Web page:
How long, O Lord?

Let us, in the middle of any difficult situations we may be, choose to put our trust not in the quality of our faith, but in God’s desire to deal bountifully with us.

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The verse, “How long, O Lord? Wilt thou forget me for ever?” in yesterday’s meditation by Amy Carmichael caught my heart, so I decided to do a little scripture study on the psalm from which it comes, Ps. 113.  I remember distinctly a time quite a few years ago when I was going through a very dark time in prayer.  Not only did God seem distant, I couldn’t even find Him.  I was on retreat at a Trappistine abbey, and I remember a prayer time there when I cried out to the Lord with very similar words to David’s: “Lord, have You forgotten me?”  I did not hear an answer, but, needless to say, there was grace to keep persevering in prayer.

Psalm 13 is short, only six verses.  The first four express the psalmist’s distress, both in his relationship with God, but also with the enemy.  These are verses that we all have, or will pray, someday.  But what struck me the most yesterday as I was pondering the psalm, were the last two verses:

But I have trusted in thy steadfast love;
     my heart shall rejoice in thy salvation.
I will sing to the Lord,
     because he has dealt bountifully with me.

Anyone can pray the first four verses, but it takes faith, hope, and a great confidence in the Lord to pray those last two.  Listen to Derek Kidner’s comments on these two verses:

The I of verse 5 is emphatic (as in NEB, etc.: ‘But for my part, I . . .’), and so, to a lesser degree, is thy steadfast love.  However great the pressure, the choice is still his to make, not the enemy’s; and God’s covenant remains.  So the psalmist entrusts himself to this pledged love, and turns his attention not to the quality of his faith but to its object and its outcome, which he has every intention of enjoying.  The basic idea of the word translated dealt bountifully is completeness, which NEB interprets attractively as ‘granted all my desire’.  But RSV can hardly be bettered, since it leaves room for God’s giving to exceed man’s asking.  As for the past tense in which it is put, this springs evidently from David’s certainty that he will have such a song to offer, when he looks back at the whole way he has been led. (emphasis added)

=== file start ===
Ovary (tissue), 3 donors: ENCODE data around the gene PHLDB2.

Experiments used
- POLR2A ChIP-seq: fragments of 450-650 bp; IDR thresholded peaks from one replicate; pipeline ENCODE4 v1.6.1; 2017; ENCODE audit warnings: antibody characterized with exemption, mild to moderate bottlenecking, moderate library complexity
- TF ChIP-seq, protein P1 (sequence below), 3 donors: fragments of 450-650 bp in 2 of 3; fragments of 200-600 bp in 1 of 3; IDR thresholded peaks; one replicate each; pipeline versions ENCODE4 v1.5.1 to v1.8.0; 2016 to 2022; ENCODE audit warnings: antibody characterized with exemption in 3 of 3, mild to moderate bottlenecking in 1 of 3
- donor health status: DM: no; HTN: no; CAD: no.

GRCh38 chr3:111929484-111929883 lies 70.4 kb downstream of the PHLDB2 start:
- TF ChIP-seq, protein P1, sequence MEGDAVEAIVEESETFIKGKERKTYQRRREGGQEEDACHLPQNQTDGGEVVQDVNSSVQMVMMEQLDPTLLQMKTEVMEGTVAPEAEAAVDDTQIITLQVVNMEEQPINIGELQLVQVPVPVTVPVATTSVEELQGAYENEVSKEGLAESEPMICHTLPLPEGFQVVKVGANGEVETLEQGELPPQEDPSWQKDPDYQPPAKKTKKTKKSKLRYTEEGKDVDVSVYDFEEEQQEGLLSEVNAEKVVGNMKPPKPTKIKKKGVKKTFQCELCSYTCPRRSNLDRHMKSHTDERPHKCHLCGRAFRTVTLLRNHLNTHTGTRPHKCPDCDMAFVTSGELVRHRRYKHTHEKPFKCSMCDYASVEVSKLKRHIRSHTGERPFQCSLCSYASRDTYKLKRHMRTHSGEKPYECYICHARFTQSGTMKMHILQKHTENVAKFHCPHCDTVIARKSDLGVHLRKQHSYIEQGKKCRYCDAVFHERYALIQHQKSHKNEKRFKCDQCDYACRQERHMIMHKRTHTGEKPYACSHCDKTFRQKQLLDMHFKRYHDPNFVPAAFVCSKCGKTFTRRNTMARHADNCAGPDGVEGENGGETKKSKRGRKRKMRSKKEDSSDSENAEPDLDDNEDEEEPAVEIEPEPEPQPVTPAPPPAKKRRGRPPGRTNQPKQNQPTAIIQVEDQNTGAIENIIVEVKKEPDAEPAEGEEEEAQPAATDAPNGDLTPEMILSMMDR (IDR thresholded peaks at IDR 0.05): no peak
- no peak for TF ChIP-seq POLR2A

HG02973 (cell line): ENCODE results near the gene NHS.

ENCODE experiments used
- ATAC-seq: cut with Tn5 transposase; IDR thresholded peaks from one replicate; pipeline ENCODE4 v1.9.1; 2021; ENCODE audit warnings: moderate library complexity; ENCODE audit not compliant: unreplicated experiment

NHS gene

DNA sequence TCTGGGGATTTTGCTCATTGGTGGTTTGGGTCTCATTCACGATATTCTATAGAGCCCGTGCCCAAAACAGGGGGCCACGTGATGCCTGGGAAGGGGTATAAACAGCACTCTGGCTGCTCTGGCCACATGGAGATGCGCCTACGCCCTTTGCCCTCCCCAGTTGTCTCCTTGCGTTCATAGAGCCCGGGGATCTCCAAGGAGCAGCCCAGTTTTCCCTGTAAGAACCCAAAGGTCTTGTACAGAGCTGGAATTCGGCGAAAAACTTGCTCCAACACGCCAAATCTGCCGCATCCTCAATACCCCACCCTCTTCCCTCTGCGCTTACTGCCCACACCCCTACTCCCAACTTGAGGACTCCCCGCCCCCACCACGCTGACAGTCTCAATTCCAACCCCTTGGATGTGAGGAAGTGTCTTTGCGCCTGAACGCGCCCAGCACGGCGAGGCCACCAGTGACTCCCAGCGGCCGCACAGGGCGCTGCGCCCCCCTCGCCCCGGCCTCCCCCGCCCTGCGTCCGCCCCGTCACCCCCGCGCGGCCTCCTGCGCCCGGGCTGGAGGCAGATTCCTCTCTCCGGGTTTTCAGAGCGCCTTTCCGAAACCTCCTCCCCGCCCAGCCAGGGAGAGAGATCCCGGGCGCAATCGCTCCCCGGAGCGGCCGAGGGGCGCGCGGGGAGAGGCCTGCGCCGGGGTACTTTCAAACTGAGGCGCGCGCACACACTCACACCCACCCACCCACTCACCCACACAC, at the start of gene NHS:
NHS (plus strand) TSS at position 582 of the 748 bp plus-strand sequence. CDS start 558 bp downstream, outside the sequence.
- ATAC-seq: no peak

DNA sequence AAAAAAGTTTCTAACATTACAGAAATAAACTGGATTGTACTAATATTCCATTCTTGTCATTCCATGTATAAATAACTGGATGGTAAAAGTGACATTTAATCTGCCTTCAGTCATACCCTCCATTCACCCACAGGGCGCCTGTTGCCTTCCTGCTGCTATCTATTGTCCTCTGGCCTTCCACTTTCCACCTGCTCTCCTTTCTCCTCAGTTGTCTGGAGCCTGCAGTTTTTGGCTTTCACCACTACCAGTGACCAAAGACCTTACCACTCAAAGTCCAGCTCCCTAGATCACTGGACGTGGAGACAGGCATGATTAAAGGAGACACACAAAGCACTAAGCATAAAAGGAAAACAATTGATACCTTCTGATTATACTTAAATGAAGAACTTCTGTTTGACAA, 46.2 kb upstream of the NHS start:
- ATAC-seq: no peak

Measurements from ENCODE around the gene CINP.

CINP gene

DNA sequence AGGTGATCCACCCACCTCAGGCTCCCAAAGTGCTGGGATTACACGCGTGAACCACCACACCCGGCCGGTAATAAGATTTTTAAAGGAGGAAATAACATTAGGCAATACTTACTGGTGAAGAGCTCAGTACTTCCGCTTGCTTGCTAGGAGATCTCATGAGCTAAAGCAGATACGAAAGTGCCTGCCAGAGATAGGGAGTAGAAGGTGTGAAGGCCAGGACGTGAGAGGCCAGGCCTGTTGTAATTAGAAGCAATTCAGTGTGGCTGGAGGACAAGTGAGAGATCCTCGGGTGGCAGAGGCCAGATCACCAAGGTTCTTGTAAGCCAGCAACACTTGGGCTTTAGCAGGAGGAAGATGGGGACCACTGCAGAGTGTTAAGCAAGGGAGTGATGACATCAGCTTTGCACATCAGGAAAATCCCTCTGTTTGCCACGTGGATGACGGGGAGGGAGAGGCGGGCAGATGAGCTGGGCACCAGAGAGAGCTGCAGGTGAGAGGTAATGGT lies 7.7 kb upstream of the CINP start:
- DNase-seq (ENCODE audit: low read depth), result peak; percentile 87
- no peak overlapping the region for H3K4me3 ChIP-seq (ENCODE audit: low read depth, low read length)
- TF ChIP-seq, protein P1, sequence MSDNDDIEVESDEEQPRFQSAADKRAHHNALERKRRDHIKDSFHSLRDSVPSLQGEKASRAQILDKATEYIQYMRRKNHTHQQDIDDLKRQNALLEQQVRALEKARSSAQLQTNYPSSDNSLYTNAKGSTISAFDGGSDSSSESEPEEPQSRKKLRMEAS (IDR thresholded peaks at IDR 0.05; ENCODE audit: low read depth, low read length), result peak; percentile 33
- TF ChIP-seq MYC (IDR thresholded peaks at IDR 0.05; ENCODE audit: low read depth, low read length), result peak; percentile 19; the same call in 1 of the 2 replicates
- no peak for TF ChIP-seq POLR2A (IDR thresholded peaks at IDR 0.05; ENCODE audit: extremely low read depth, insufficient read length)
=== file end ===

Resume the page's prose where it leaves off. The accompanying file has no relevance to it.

Let us, in the middle of any difficult situations we may be, choose to put our trust not in the quality of our faith, but in His desire to deal bountifully with us.

The age-long minute

If you feel like Jesus may pass you by, have hope–He is coming to you.

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The title of this post comes from a meditation by Amy Carmichael on Ps 107.29-30: He made the storm be still, and the waves of the sea were hushed.  Then they were glad because they had quiet, and he brought them to their desired haven.  I have to say that my first thought after reading Then they were glad because they had quiet, were: “This verse must mean a lot to parents of toddlers and teenagers!”  Amy’s reflection was other–and deeper–than mine 🙂